Massoud Rajavi

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Massoud Rajavi
Rajavi1994.png
Leader of People's Mojahedin Organization of Iran
Assumed office
January 1979
Serving with Maryam Rajavi (Since 1985)
Personal details
Born (1948-08-18) 18 August 1948 (age 68)
Tabas, Iran
Spouse(s)
Religion Islam
Disappeared c. March 2003 (aged 54–55)[2]
Iraq

Massoud Rajavi (Persian: مسعود رجوی‎‎, born 18 August 1948 is the president of the National Council of Resistance of Iran ("NCRI") and the Secretary-General of People's Mujahedin of Iran ("PMOI"), popularly known as the "MEK" for "Mujahadeen-e-Khalq", an opposition organization active inside and outside of Iran. After leaving Iran in 1981, he resided in France and Iraq. Since the American 2003 invasion of Iraq, he has not made any public appearances.

Biography[edit]

Massoud Rajavi is a graduate of political law from Tehran University. He joined the MEK when he was 20 and a law student at Tehran University. Later on he was arrested by SAVAK (the Shah's secret police) and was sentenced to death. Due to efforts by his brother, Professor Kazem Rajavi, Amnesty International, the International Committee of the Red Cross, as well as François Mitterrand and others, he was not executed. He was released from prison during the Iranian Revolution in 1979.[3]

Upon his release, Rajavi assumed leadership of the Islamic MEK, reclaiming the name from the Marxists.[4] Rajavi and the MEK actively opposed the Shah of Iran and participated in the 1979 Iranian Revolution.[5]

Following the removal of the Shah, MEK pursued its objective of establishing democracy in Iran.[6] The group clashed with Ayatollah Khomeini's government. By the time Iran’s first presidential election took place in January 1980, MEK had gathered significant support in Iran, including support from Jews and Kurds.[7] Rajavi was one of the candidates for Iran's presidential elections; however, before the final result of the election was announced, Ayatollah Khomeini ordered Rajavi's name omitted from the list of candidates.[8] When Rajavi was barred from running for office,[9] many Kurds, who widely supported Rajavi, also boycotted the election.[10] In a speech in June 1980 at Tehran’s Amjadieh Stadium, Rajavi criticized government leaders, especially Ayatollah Khomeini, about the suppression of liberties.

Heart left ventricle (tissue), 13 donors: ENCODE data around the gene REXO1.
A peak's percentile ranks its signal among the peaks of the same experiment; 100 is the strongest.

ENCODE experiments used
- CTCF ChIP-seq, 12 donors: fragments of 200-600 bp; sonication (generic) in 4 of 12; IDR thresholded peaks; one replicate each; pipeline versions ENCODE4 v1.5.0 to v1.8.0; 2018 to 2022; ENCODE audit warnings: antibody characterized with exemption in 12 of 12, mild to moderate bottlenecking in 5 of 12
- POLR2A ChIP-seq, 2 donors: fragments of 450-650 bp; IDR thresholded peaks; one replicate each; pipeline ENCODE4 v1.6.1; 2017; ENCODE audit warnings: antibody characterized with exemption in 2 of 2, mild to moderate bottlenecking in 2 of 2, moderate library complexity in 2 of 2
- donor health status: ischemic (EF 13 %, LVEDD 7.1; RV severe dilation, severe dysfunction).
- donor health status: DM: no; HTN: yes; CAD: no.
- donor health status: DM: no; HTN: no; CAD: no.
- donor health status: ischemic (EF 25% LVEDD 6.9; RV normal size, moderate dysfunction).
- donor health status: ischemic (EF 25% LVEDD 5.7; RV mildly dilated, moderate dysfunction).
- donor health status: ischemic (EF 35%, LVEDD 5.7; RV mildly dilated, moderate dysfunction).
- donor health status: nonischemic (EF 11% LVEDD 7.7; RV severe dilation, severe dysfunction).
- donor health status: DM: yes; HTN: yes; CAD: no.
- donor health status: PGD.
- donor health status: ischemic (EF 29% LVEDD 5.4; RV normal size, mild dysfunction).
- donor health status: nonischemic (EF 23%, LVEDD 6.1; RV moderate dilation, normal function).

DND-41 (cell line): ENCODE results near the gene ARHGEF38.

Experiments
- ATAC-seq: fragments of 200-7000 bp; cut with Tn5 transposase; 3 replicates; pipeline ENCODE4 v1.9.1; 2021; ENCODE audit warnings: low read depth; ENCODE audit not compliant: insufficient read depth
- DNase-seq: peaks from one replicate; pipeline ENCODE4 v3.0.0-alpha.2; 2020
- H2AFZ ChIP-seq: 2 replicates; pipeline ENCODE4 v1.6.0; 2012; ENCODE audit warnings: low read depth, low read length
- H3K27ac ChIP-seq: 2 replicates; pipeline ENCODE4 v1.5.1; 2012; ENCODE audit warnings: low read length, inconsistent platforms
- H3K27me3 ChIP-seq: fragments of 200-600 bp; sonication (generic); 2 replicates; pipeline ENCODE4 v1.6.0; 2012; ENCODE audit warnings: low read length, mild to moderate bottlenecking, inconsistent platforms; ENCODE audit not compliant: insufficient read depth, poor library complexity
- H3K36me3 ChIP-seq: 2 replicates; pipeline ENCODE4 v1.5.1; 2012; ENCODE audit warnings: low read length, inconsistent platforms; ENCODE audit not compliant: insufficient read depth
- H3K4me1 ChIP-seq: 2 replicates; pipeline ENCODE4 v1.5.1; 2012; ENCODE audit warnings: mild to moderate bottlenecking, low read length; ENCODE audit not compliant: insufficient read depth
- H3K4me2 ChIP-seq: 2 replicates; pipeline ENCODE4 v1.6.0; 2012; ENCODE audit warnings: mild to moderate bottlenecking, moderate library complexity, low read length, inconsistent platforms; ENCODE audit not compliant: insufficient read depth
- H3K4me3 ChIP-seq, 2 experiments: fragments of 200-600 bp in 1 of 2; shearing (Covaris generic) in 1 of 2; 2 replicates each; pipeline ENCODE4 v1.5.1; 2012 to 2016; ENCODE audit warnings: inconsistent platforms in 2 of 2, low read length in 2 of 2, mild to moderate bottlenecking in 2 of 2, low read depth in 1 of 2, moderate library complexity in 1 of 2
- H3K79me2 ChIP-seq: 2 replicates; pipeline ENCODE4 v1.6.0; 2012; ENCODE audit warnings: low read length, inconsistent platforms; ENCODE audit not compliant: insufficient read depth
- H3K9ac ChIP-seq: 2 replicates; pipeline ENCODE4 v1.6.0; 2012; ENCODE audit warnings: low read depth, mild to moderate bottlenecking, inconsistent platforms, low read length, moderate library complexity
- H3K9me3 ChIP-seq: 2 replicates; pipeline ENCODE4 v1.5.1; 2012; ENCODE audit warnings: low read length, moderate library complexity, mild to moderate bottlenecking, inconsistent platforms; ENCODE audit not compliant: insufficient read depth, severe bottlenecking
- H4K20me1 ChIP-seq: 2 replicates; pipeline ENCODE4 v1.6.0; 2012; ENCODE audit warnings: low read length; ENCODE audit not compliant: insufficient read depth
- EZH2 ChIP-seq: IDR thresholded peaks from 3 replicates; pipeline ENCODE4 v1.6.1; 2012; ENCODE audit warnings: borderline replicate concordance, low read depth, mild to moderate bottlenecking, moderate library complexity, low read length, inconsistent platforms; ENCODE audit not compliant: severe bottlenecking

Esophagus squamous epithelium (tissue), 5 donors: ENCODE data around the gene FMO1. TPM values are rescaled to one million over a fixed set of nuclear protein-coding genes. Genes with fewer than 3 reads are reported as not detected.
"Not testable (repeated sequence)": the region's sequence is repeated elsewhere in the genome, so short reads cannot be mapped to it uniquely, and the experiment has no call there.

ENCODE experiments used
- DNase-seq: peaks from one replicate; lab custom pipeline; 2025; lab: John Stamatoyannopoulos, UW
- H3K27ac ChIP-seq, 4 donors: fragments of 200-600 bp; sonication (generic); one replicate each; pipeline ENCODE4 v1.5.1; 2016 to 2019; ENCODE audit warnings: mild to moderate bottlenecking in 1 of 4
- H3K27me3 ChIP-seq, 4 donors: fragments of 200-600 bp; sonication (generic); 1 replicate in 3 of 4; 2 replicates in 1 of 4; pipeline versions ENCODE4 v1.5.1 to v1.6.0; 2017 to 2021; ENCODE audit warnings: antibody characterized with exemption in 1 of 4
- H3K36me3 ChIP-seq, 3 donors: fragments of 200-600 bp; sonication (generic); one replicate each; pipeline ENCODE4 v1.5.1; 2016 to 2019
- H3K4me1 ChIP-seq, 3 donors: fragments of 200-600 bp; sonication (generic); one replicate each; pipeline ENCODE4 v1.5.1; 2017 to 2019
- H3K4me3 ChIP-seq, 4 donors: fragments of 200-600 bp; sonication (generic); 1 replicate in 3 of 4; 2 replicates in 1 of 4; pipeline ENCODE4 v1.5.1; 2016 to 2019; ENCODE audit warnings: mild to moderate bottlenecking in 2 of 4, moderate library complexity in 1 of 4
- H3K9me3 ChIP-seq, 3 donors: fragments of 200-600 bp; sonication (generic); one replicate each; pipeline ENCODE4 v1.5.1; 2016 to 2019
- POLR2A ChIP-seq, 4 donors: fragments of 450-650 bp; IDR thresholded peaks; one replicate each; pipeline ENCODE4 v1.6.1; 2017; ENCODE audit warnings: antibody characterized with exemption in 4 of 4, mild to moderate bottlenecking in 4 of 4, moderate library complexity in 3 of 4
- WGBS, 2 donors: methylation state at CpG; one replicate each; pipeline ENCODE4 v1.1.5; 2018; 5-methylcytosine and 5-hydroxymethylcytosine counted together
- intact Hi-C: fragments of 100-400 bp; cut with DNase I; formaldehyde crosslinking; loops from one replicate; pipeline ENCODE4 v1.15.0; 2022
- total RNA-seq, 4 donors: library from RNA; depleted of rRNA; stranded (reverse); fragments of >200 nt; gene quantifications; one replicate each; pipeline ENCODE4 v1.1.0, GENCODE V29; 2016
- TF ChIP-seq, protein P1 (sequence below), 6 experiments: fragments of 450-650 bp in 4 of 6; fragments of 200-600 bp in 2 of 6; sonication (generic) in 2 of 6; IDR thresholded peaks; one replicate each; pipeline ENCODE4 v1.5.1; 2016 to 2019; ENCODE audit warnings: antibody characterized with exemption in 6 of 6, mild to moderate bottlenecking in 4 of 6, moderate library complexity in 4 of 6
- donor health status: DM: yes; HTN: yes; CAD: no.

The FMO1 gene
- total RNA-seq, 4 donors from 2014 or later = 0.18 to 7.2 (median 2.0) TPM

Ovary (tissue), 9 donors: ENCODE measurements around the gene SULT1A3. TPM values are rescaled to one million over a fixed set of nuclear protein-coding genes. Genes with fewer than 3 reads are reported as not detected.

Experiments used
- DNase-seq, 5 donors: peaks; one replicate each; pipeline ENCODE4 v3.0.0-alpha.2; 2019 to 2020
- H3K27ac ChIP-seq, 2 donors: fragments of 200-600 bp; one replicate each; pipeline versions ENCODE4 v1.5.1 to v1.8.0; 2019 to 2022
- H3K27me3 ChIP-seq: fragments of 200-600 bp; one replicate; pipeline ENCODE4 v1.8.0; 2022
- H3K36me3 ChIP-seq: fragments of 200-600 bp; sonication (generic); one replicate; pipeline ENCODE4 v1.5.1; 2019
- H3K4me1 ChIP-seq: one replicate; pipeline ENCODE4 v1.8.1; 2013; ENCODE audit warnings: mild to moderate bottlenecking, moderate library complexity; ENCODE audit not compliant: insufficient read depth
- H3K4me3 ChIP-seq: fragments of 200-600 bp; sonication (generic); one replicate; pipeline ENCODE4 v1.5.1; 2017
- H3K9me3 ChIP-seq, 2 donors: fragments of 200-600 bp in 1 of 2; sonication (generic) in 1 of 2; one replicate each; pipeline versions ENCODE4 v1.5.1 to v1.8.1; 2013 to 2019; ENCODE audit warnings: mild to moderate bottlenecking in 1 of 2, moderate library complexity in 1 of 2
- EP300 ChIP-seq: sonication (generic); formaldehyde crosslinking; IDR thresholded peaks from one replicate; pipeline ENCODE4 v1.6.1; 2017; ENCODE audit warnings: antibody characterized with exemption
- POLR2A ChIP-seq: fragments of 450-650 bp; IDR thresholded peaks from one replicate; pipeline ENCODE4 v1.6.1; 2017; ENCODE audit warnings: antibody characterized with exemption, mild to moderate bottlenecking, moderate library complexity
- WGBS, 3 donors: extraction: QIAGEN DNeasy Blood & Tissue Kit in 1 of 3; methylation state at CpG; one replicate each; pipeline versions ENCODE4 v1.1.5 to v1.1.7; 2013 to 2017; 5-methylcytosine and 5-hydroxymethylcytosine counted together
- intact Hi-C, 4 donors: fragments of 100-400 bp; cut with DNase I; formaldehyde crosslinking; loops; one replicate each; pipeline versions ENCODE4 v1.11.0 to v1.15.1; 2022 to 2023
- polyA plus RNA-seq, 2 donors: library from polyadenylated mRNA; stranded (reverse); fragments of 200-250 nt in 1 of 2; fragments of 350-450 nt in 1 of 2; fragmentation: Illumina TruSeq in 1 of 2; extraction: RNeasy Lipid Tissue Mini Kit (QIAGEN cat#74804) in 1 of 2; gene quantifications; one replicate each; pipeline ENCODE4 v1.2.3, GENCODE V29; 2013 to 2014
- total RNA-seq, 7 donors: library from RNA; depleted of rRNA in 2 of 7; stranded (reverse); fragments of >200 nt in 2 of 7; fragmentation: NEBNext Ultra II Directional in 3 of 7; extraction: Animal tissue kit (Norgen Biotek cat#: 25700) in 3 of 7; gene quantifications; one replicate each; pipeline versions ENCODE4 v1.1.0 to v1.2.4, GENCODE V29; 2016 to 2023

Iraqi President Saddam Hussein welcomes Massoud Rajavi in Baghdad

In 1981, when Ayatollah Khomeini dismissed President Bani Sadr and a new wave of arrests and executions started in the country, Rajavi and Bani Sadr fled to Paris from Tehran's airbase. In 1986 Rajavi moved to Iraq and set up a base on the Iranian border.[11][12] Rajavi was welcomed in Baghdad by Iraqi President Saddam Hussein.[13]

Following the American invasion of Iraq, Massoud Rajavi disappeared. In his absence, Maryam Rajavi has assumed his responsibilities as leader of the MEK.[11] In 2011 NCRI posted an article which described Rajavi as being "in hiding",[14] though this has not been independently verified.

References[edit]

  1. ^ a b Connie Bruck (2006). "Exiles: How Iran's expatriates are gaming the nuclear threat". The New Yorker. F-R Publishing Corporation. 82 (1-11): 54–55. 
  2. ^ Stephen Sloan; Sean K. Anderson (2009). Historical Dictionary of Terrorism. Historical Dictionaries of War, Revolution, and Civil Unrest (3 ed.). Scarecrow Press. p. 454. ISBN 0810863111. 
  3. ^ See Abrahamian, supranote 291
  4. ^ SeeAbrahamian, supranote 363 at 146¬147, 183.
  5. ^ Hersh, Seymour M. "Our Men In Iran?". The New Yorker. Retrieved 19 December 2013. 
  6. ^ "The 1979 Revolution". The U.S. Foundation for Liberty. Retrieved 29 May 2015. 
  7. ^ SeeAbrahamian, supranote 363 at 198.
  8. ^ Traficant, Jr., James. "IRANIAN REGIME PROVEN TO BE MAJOR VIOLATOR OF HUMAN RIGHTS". The U.S. Government Publishing Office (GPO). Retrieved 29 July 2015. 
  9. ^ "Who are the Iranian dissident group MEK?". BBC News. BBC Monitoring. Retrieved 23 August 2016. 
  10. ^ SeeAbstract, NEW YORK TIMES, 26 Jan. 1980 (1980 WLNR 272101).
  11. ^ a b Council on Foreign Relations, "Backgrounder: Mujahadeen-e-Khalq (Iranian Rebels)."
  12. ^ Smith, Craig S. (24 September 2005). "An implacable opponent to the mullahs of Iran". The New York Times. 
  13. ^ http://www.alarabiya.net/articles/2010/08/26/117689.html
  14. ^ Matt Cresswell, Camp Ashraf protest moves to Paris, 24 June 2011, source unclear; article posted on NCRI website, 2 July 2011

External links[edit]

Party political offices
Preceded by
Mousa Khiabani
Leader of People's Mujahedin of Iran
1979-1985
Succeeded by
Maryam Rajavi
Political offices
Preceded by
None
President of National Council of Resistance
1981-1993
Succeeded by
Maryam Rajavi